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The Spartacus and Game of Thrones TV series are spectacular. I can’t help but admit that they are wonderfully well-made. Indeed, I am a fan of both.

They are both bleak.Unreservedly so and without hope.

Spartacus has to be. We know the ending. While it is not clear what they were actually seeking, it is known the slave revolt failed. The slaves were brutally crushed – indeed, thousands were crucified.

Thrones is bleak as well. But here lies the rub. Its author, the gifted Martin, has stated that the idea of it was to portray what is essentially Europe in the Middle Ages, but with the intention of depicting its cruelty. Readers of the book, especially, know that Martin is true to his stated purpose.

The “rub” lies here: the real Middle Ages, while cruel, also were extremely enlightened. Indeed, it was a time when enlightenment took on cruelty and made great strides.

Why? Because of Christianity.

This was the time of the great hospitalers,  the orders who originally ran hospitals – a Christian invention.

This was the time of thousands and thousands of monasteries. Organized and sharing knowledge, mostly of practical sciences and agriculture.

This was a time, for instance, when poor women could have hope. Take a walk in the University of Leuven, for example: while I forget the name of the order, there were thousands of women given the means to support themselves. The order organized, trained, and gave them shelter. The numerous buildings remain for all to see.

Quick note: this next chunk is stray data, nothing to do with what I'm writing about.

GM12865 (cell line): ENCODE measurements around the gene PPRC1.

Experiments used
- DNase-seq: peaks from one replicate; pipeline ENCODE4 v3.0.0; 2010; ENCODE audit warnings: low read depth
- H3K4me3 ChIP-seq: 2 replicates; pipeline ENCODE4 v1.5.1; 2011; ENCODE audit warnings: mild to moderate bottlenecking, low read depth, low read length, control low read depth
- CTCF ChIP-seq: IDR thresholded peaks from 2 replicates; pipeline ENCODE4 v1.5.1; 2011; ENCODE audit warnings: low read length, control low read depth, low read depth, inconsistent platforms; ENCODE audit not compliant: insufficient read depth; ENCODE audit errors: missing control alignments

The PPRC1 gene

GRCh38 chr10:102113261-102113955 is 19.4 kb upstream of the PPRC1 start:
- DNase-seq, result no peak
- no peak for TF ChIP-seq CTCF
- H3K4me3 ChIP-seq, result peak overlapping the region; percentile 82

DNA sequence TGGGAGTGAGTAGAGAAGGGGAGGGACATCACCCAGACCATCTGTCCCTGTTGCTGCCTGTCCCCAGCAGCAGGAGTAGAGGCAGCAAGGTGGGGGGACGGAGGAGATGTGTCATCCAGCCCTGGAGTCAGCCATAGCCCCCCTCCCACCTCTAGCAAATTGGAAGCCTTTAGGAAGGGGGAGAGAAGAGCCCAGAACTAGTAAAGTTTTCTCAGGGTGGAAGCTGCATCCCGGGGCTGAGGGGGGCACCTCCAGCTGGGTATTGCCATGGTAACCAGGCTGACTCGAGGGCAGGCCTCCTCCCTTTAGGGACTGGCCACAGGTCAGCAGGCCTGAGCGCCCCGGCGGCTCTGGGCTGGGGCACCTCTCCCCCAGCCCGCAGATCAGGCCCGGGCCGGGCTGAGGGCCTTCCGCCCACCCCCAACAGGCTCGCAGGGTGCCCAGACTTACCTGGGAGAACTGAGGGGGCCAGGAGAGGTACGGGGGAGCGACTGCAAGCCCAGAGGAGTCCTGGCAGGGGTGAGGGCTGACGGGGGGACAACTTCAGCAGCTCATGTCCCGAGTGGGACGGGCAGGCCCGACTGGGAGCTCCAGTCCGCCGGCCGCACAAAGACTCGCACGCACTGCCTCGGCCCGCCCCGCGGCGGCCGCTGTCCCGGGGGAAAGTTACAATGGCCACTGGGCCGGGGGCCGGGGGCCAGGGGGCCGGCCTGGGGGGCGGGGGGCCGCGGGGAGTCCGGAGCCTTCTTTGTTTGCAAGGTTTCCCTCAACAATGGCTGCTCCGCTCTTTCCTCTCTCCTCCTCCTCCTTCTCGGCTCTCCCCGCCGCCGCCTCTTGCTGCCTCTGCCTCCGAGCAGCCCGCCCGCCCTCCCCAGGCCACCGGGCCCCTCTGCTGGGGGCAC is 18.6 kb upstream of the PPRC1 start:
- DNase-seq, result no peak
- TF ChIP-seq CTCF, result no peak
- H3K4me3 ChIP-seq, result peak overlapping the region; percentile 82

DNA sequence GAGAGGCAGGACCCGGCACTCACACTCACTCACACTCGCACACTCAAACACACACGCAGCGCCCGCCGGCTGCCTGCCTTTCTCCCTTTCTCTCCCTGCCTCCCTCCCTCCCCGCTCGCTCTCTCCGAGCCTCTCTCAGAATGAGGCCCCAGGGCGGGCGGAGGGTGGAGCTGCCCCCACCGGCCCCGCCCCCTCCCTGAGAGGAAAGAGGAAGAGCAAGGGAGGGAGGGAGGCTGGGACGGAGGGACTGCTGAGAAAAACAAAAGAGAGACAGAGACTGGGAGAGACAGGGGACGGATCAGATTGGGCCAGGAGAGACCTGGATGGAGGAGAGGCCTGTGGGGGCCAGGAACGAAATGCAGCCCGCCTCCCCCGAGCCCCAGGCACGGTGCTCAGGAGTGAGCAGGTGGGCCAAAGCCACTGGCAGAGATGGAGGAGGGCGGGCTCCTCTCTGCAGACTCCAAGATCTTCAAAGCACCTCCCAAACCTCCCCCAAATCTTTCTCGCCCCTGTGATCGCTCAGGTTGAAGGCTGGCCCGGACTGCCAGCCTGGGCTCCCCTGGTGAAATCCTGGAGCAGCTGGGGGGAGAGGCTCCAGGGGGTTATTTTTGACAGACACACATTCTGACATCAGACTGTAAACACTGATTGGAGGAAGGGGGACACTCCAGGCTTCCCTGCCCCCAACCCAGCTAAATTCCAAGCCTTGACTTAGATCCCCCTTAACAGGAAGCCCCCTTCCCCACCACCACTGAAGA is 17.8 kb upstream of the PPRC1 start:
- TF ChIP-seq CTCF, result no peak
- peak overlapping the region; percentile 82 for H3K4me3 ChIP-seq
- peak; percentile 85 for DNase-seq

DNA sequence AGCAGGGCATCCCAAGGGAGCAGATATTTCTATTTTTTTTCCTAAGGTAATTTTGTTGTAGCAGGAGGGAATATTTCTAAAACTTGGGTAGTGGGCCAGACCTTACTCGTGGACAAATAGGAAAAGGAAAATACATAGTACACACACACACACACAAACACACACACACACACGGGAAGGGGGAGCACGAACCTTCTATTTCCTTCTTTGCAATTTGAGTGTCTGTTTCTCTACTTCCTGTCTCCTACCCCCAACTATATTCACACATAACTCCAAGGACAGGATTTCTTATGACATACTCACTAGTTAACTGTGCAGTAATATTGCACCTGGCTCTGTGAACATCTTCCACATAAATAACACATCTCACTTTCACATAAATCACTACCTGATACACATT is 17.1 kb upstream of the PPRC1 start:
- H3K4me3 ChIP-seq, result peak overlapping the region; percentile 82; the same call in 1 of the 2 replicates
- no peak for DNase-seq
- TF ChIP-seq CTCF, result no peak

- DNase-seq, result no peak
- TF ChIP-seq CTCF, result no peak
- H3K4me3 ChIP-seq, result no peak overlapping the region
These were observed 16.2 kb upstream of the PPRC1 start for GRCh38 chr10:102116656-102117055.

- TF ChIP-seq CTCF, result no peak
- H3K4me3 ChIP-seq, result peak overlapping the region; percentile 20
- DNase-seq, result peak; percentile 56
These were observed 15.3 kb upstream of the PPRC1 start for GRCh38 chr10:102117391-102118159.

Universities were begun: starting from cathedral schools, which were literally schools run by the side of the great cathedrals.

Hope was given to mankind by the Good News. The best that could be achieved otherwise was a kind of reserved detachment.

Spartacus cannot have a leavening of hope, really, because the setting is the time before the Christian era. Thrones does not because its author chooses not to put it in. Martin apparently has a skewed view of the time he is portraying.

Now, Martin’s work to me is excellent – but there is no one to root for. I suppose Jon Snow and Daenerys are the two most sympathetic. Would you really like to live under even their rule? And what of their heirs? Remember who followed the remarkable Marcus Aurelius: his despicable son.

No, me, I’ll stay right here.

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